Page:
How to Invest in Battery Metals

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As the world begins to shift away from carbon-based energy and toward renewable energy, new investment opportunities are emerging alongside advancements in electric vehicle (EV) battery technology.

In the short term, EV sales are experiencing slow growth as adoption in major markets faces hurdles.

“The pace of growth is slowing, but that’s what’s expected in growing markets like this,” said Rho Motion’s data manager, Charles Lester, in the firm’s 2024 EV sales outlook, emphasizing that the change in pace is normal.

Looking forward, BloombergNEF sees positive catalysts on the horizon for the industry, including battery technologies that offer faster charging and longer ranges, as well as increasing access to public charging stations.

Aleksandra O’Donovan, BloombergNEF’s head of EVs, said the firm expects that “(a)ll of those trends will continue paving the way for further growth in 2025 and 2026, when a slew of cheaper models is set to hit Western markets.”

Against that backdrop, many market watchers are interested in the battery metals that are making the energy transition possible. While lithium and cobalt are the best-known battery materials, graphite, vanadium and manganese are also key materials for this sector. Read on for a quick intro guide on the popular battery metals, and check out our in-depth guides for stock options.

How to invest in lithium?

Lithium has skyrocketed in investor interest in recent years due to its role in lithium-ion batteries, which are used in electronic devices such as cell phones, laptops and, of course, EVs. In fact, the EV sector has been a major demand driver for the silver-white metal. Automakers are expected to continue to look for ways to lock down long-term supply of lithium and other important materials used in EV batteries, while investment in the sector continues to be key to ensure global output can keep up with expected demand.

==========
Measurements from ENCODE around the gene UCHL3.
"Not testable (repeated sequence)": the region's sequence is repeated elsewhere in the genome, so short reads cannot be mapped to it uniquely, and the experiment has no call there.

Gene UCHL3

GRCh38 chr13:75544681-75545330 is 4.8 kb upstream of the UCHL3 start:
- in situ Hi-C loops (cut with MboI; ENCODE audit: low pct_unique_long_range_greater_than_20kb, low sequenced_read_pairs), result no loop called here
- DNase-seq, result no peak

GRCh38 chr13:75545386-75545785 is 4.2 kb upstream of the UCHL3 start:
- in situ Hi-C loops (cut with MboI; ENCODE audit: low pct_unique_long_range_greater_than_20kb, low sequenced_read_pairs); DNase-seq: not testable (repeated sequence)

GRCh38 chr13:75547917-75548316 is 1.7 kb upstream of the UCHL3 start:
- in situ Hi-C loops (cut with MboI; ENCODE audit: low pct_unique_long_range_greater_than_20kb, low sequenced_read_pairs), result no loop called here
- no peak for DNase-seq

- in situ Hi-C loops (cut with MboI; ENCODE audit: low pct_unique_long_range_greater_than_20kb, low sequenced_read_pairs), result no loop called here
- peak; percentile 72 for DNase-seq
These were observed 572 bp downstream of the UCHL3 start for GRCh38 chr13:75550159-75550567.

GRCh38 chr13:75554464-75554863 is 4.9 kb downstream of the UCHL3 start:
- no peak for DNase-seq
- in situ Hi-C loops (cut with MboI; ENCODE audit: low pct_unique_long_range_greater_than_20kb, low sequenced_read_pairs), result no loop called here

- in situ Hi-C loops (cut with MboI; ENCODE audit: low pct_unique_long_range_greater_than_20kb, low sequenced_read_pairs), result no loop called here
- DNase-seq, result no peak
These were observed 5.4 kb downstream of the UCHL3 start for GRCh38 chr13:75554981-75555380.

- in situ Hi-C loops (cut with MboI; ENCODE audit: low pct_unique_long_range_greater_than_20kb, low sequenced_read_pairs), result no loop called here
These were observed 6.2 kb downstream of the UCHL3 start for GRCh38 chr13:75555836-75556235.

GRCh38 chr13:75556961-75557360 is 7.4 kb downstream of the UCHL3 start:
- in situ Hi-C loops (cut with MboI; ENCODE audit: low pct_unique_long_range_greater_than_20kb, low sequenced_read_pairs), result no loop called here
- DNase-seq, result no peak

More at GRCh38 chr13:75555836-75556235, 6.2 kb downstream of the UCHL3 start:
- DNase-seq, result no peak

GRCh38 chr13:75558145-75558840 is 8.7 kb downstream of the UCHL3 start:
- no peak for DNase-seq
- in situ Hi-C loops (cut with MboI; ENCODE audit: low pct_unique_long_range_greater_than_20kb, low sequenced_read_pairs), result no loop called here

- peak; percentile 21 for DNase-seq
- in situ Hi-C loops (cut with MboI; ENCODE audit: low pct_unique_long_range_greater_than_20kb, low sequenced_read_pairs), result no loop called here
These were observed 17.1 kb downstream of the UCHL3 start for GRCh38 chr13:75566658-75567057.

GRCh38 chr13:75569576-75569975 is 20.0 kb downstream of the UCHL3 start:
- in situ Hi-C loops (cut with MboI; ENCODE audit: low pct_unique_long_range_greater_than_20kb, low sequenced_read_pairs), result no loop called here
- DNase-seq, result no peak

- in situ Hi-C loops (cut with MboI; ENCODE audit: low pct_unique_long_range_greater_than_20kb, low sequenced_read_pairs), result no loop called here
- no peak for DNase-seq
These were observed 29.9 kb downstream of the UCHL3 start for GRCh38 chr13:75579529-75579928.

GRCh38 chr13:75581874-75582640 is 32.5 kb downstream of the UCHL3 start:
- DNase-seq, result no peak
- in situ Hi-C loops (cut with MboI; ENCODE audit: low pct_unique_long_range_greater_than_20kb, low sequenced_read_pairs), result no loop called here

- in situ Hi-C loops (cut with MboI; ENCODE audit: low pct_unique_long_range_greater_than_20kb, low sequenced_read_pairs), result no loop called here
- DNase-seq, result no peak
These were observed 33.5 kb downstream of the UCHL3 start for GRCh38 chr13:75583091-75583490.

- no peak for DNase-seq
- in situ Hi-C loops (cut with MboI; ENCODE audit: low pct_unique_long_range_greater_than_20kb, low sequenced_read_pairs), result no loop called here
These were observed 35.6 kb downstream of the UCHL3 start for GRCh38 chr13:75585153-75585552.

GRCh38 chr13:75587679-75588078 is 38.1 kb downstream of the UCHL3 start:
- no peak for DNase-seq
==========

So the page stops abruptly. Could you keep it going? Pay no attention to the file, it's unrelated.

For those interested in investing in the sector, it’s best to do some research to help you understand different terms and prices. Lithium pricing can be confusing due to the different types of lithium, predominantly lithium carbonate and hydroxide, as well as differences in pricing on international exchanges.

Today, Australia, Chile and China are the top three regions for lithium production. Dominant names in the lithium space outside the Asian country include powerhouses Sociedad Química y Minera (NYSE:SQM), better known as SQM, and Albemarle (NYSE:ALB). In addition, a number of lithium exploration companies have stepped up to meet forecast demand in recent years.

With lagging EV demand creating a lower price environment for lithium, experts are expecting to see increased M&A activity in the sector given the strength of the battery metal’s long-term outlook.

Click here to read more about lithium investing and lithium stocks.

How to invest in cobalt?

Cobalt, which is mostly mined as a copper and nickel by-product, also plays an important role in lithium-ion batteries. In addition to batteries, this hard, silver-gray metal is used in alloys for jet engines and turbines, along with magnetic steels.

The biggest contributor to cobalt supply is the Democratic Republic of Congo (DRC), which holds more than half of all global cobalt reserves. In 2023, the DRC produced 170,000 metric tons (MT) of cobalt, with Indonesia following at a very distant second with 17,000 MT; Russia and Australia took the third and fourth spots, respectively.